So, apart from the obvious reasoning behind using caves as air raid shelters, what made Nottingham caves perfect for the job? There are two intertwined reasons our (once again) costumed guide gave us. The first is that Sandstone is THE perfect shock absorber. You would have had to have taken a direct hit AND been close to the surface to have been hurt. The second reason is quite simple. Some of the caves had to be altered/extended to make them suitable shelters. The excavation process produced sand. This was used to make sandbags, which were distributed to the populous of the city to protect their homes and placed round lamp posts to prevent people hurting themselves during the blackout.
Props were of course included on this part of the tour as an attempt to make things a little more realistic. Gas masks were passed around, as was a ration book. There were wartime posters on the corrugated metal roof and we
entered the shelter to near darkness and the distant explosions of bombs. Sandbags were placed against all the walls for seating and all in all it was well done and educational marred only slightly when the guide forgot where he was in his "script"!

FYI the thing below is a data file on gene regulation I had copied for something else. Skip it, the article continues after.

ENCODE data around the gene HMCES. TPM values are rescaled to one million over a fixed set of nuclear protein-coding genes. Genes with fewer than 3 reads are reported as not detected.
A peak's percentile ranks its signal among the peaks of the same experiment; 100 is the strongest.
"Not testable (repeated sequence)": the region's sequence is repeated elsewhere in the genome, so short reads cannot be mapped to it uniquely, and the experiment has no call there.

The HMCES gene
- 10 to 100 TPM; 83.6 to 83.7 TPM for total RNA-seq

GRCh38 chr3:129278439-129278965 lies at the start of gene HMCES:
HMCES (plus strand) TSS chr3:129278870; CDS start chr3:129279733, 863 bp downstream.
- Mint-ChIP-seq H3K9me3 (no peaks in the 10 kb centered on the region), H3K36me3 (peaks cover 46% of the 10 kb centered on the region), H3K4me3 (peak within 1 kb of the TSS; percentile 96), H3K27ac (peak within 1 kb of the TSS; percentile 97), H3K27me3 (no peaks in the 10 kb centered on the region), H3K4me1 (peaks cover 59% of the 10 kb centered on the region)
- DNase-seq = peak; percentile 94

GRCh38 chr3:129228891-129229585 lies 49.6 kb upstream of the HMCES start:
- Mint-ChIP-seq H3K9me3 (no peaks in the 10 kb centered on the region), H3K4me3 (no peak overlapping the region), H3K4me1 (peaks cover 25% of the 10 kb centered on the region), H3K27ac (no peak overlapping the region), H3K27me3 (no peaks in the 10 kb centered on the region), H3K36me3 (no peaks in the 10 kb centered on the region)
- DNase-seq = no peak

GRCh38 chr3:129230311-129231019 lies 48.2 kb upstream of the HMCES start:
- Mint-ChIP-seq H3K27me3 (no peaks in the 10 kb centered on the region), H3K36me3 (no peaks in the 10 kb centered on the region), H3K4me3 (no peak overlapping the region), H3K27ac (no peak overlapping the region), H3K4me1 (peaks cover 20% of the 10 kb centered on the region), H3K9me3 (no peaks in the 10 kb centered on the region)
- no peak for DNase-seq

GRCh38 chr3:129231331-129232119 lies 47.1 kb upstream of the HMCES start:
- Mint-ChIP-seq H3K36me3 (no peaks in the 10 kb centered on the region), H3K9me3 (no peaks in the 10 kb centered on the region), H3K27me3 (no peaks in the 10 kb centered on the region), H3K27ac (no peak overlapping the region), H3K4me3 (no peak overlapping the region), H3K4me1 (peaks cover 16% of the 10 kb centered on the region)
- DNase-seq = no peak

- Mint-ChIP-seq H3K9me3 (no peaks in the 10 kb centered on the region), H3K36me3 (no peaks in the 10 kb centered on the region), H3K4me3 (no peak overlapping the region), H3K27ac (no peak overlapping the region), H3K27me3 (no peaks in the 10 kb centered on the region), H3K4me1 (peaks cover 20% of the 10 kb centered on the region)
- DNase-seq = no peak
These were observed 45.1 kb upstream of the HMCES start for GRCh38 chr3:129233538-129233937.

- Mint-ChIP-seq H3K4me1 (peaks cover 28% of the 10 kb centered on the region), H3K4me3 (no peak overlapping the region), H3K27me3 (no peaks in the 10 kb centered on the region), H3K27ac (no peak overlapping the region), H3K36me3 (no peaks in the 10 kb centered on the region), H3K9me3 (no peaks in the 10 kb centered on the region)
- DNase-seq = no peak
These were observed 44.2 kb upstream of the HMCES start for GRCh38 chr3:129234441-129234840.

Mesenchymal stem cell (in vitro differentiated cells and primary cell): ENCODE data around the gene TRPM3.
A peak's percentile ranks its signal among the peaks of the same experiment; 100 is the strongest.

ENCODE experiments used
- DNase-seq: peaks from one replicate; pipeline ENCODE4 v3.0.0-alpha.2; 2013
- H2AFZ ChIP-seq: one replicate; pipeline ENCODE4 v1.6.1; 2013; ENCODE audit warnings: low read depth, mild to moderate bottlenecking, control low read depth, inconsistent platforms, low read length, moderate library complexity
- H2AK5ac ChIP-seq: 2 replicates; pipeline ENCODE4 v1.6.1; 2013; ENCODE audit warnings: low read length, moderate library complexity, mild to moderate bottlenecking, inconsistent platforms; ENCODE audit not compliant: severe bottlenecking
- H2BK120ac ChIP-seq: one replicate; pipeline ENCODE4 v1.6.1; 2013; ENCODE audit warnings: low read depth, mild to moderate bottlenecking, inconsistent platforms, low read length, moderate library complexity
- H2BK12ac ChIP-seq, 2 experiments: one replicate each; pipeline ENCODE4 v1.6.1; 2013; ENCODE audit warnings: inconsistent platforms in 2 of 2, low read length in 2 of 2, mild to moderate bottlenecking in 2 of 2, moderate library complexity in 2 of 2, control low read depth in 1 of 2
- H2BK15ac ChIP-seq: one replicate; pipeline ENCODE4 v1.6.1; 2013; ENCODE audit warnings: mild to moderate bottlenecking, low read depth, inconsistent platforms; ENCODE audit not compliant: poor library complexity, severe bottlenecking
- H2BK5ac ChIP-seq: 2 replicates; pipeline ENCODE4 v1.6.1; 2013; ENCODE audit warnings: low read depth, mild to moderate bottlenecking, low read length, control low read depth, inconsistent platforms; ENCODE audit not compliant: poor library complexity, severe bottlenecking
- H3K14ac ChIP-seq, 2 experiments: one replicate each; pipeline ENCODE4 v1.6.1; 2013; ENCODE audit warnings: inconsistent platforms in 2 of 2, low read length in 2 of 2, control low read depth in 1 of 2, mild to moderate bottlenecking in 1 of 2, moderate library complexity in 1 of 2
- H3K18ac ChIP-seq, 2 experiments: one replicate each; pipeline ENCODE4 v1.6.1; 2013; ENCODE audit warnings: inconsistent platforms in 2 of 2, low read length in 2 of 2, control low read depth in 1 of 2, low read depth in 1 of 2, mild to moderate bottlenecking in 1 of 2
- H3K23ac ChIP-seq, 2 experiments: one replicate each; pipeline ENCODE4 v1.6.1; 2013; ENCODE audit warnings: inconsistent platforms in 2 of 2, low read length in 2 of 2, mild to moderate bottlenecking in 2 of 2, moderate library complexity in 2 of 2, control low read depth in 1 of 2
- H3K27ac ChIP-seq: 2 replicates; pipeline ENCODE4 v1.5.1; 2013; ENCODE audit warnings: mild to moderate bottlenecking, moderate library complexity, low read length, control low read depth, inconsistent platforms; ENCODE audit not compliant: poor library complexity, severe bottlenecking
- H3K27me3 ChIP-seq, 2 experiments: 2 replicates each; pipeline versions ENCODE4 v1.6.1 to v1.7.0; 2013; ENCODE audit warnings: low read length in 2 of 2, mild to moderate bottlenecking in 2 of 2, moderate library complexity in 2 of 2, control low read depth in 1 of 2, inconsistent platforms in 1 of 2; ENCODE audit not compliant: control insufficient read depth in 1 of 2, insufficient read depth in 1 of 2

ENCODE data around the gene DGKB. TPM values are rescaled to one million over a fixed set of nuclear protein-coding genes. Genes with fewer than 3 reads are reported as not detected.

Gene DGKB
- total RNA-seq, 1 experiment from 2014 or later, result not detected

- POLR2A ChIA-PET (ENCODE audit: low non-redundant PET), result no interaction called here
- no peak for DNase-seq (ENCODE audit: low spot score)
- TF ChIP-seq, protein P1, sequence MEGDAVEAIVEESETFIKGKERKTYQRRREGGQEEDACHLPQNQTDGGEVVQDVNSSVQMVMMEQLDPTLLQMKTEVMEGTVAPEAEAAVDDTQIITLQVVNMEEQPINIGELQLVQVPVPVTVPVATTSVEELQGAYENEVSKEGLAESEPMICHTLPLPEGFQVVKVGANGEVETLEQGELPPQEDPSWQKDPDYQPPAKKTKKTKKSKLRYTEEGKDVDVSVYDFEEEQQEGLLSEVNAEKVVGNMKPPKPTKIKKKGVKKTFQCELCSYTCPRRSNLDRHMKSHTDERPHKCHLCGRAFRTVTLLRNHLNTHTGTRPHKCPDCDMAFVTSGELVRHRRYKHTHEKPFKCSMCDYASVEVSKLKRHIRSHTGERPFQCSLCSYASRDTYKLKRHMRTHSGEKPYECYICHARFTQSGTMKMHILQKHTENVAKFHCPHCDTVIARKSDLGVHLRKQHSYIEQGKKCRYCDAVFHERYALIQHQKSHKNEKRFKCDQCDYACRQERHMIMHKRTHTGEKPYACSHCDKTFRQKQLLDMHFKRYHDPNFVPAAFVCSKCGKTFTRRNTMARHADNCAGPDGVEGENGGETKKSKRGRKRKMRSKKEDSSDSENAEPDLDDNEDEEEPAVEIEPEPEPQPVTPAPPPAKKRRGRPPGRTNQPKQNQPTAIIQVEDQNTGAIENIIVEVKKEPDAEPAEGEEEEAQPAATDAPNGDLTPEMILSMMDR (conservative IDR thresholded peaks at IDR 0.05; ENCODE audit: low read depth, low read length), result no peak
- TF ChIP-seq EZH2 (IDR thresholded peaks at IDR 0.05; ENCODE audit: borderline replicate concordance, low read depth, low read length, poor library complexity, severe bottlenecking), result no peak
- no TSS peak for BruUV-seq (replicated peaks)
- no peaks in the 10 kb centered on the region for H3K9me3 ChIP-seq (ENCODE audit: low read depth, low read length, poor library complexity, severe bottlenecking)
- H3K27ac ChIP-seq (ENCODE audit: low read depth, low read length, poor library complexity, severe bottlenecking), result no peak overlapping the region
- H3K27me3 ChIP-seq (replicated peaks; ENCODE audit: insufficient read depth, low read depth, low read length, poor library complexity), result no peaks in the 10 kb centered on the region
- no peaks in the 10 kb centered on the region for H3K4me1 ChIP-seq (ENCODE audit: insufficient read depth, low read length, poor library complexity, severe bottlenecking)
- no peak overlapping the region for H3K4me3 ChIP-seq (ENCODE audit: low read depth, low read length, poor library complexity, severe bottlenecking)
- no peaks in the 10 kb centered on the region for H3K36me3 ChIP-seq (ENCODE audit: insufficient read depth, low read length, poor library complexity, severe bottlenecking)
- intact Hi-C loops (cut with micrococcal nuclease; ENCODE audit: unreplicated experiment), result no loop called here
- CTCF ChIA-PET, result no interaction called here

From here you are pretty much left to you own devices, you cannot get lost as the route is pretty much in a straight line and in any case, theres nowhere to wander off too! The remainder of the tour does however hold plenty of information and you can take as long as you like looking at the other caves and reading the available information. The first exhibit was a small display showing a half buried and (of course unexploded) WWII bomb.
Then you pass by what was DRURY LANE (slum housing demolished when the Broadmarsh Centre was built) where they have replicated what the back yards looked like and what was going on under the ground. These showed plainly and in stark detail exactly what life was life for Nottingham?s poorer residents. One of the yards contained a couple of privies and a woman cleaning; the next display showed a child sleeping on the floor in a cave. It is sad but true that very often, for the poor, the only choice for a roof over their heads was to literally dig their own and to fit them in wherever they could.
The final "main" area was a pub cellar where it really doesnt take much imagination to picture barrels. There are various traditional pub games set up here like shove ha-penny and skittles, a game for which I have no idea of its origins ? "bat-a-rat" (my 13 year old read the name, turned and hit me!) and there was a sandpit area with small spades for the kids to dig for fossils. Apparently they bury small fossils here for children to dig up, however I cant vouch for this as my grumpy six year old wouldnt even give it the time of day and my 13 year old was too busy trying to bat the rat; me!